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Dion predicts victory

[PoliticsWatch updated 5:15 p.m. March 29, 2007]

Liberal Leader Stephane Dion addresses the Liberal caucus on Thursday. 

OTTAWA  — The leader of Canada's Official Opposition delivered an election-style speech to his caucus on Thursday and predicted his party would win the upcoming federal election.  
"We don’t want an election. But if an election comes, it’s an election we’re going to win,"  Liberal leader Stephane Dion predicted. 

He also challenged the conventional wisdom in Ottawa that his party is not ready for a spring election.  Many reporters and pundits believe now would be an opportune time for Prime Minister Stephen Harper to call an election partly because the Liberals are still recovering from their leadership race. 

The Conservatives are said to be prepared to go on 24-hours notice if necessary. 

"If the prime minister wants to force an election on Canadians, so be it. The Liberal Party is ready," Dion said. 

The Liberal leader pointed to the Conservatives' television attack ads, the party's candidate training school in Toronto and a recent budget containing billions in new spending as signs that an election is coming. 

Despite Dion's suspicions and a number of recent polls that put the Conservatives at the minimum level of support needed to form a majority government, the prime minister this week denied publicly and privately that he plans to have a spring election. 

"The public didn't elect me to sit around looking for election opportunities," Harper said on Tuesday. "The public elected me and elected our government to govern on its platform. We've got a lot of work to do to continue to get things done."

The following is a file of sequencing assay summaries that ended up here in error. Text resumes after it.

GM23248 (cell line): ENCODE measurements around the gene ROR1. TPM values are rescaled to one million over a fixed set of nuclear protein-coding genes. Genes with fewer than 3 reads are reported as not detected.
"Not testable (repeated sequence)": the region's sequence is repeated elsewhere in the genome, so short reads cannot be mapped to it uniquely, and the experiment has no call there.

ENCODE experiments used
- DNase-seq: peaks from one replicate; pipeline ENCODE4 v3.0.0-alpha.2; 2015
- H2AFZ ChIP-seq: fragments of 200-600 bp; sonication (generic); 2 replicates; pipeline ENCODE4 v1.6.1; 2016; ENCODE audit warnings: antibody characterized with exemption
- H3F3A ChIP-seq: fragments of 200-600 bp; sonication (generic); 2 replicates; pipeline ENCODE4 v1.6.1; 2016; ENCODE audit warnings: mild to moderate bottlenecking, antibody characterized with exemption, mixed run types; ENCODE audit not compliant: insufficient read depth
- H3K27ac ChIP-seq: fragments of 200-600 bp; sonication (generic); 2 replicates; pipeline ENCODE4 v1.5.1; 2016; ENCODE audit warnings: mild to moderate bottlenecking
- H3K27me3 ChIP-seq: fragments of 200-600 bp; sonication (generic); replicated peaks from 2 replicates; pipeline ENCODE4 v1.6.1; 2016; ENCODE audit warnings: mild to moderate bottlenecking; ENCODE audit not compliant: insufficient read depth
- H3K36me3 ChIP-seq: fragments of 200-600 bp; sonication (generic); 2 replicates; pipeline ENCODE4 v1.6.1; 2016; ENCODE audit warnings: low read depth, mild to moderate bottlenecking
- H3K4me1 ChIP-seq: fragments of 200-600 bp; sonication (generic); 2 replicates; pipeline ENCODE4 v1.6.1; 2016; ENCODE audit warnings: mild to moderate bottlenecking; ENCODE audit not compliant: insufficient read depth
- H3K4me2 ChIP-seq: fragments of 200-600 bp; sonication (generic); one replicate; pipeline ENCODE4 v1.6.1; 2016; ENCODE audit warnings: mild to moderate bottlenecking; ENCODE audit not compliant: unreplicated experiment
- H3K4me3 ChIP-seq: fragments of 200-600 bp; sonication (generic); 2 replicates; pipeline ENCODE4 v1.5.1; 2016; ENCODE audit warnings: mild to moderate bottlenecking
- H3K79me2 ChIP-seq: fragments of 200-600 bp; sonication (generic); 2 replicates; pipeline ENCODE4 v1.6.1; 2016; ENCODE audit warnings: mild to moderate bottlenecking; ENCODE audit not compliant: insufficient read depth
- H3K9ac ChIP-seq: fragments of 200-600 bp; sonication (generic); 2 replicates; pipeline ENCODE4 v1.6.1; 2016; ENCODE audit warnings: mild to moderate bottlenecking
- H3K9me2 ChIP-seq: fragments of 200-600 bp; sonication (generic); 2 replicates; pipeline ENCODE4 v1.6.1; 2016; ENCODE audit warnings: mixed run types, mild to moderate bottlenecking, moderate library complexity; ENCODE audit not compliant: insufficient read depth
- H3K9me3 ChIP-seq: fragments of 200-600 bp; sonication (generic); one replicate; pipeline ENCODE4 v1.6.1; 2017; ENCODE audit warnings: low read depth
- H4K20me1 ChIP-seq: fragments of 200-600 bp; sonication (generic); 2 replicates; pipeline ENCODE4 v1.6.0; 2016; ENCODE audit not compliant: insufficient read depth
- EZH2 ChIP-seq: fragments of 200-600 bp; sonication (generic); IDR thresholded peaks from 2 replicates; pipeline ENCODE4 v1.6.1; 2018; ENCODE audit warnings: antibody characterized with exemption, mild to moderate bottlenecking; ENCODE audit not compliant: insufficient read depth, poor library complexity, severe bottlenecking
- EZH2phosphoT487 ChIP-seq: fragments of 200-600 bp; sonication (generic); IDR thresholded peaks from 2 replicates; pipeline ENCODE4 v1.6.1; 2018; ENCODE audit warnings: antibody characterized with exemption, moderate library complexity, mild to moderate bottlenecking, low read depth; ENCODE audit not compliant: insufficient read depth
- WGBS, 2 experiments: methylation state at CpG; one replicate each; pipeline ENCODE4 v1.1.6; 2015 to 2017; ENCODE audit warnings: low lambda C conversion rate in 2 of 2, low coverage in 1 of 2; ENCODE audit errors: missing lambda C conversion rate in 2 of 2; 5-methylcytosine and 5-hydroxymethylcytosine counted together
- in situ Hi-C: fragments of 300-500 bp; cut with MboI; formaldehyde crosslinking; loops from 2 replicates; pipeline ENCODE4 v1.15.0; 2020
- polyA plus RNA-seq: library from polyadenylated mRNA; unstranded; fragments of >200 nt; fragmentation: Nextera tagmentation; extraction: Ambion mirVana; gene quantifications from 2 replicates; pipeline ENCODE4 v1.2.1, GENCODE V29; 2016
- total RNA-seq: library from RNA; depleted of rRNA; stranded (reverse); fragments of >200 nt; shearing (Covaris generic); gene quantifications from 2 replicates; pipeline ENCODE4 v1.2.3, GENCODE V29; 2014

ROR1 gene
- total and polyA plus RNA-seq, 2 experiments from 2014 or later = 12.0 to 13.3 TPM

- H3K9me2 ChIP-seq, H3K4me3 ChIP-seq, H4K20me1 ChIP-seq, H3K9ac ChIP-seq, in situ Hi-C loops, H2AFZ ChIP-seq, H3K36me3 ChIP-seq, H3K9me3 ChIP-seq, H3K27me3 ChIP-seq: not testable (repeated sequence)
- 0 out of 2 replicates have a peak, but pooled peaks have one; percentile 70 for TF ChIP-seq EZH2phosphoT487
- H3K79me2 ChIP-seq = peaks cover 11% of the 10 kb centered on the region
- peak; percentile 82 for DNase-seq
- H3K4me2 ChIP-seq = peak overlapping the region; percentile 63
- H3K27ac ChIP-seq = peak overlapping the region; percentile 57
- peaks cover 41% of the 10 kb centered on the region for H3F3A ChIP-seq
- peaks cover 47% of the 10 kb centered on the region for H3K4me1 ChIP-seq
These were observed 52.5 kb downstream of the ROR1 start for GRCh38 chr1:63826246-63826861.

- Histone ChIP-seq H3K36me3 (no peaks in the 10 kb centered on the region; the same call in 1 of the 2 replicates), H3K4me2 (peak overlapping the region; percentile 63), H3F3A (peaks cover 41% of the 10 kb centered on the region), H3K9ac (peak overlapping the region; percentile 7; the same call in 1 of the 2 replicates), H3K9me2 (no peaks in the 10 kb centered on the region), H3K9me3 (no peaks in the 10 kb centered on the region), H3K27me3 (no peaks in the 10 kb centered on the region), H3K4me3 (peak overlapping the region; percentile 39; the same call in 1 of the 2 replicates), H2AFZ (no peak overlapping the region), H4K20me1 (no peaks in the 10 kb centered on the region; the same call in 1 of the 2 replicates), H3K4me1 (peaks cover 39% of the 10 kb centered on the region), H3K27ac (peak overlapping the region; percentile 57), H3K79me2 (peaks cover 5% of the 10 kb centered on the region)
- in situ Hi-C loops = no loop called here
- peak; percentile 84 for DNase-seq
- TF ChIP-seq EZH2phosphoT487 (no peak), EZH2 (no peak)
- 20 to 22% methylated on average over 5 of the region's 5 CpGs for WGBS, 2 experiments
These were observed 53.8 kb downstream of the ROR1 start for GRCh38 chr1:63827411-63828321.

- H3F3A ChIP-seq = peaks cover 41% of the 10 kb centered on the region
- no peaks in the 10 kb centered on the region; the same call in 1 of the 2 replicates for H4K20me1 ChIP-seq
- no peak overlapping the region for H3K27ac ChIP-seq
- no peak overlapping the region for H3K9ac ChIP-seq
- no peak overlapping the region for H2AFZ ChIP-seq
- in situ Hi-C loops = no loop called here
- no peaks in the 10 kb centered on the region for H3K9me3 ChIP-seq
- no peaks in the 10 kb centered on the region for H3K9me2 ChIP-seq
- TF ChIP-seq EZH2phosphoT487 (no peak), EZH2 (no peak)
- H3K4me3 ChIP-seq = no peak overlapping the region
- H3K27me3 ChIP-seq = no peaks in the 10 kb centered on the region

Bloc Quebecois leader Gilles Duceppe told reporters Wednesday that Harper approached him in the House of Commons this week and privately told him that he had no plans for a spring campaign. 

If Harper were to force an election there could be some political damage not only because of his denials of a desire to have one.  

The Conservatives campaigned in the last election on a promise to bring in fixed election dates. Last year, the Conservative government introduced legislation that would set a fixed election date of October 19, 2009. 

That bill was passed in the Senate this week with a minor amendment. 

Liberal House leader Ralph Goodale pushed the government on Thursday to give Royal Assent to the bill so it would become law. 

The final hurdle would be for the House to consent to the minor amendment. Goodale used his weekly Thursday question to the Government House Leader in the House of Commons to get unanimous consent to pass a motion. 

He said the Conservatives were the only party not to accept the his offer. 

"The only person standing in the way of having fixed election dates is Stephen Harper himself," Goodale told PoliticsWatch after question period.

Goodale said the Conservatives' reluctance to give the bill Royal Assent raises questions about the prime minister wanting to keep his options open for an early election.  

"This is just one more little bit of evidence that he's trying to contrive the situation," Goodale told PoliticsWatch. 

"When he says he wants fixed election dates, he simply wants that as a political issue to flog. He's not really interested in having fixed election dates because it fetters his political discretion."

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> Liberals concerned Dion surrounded by 2006 election loss deniers

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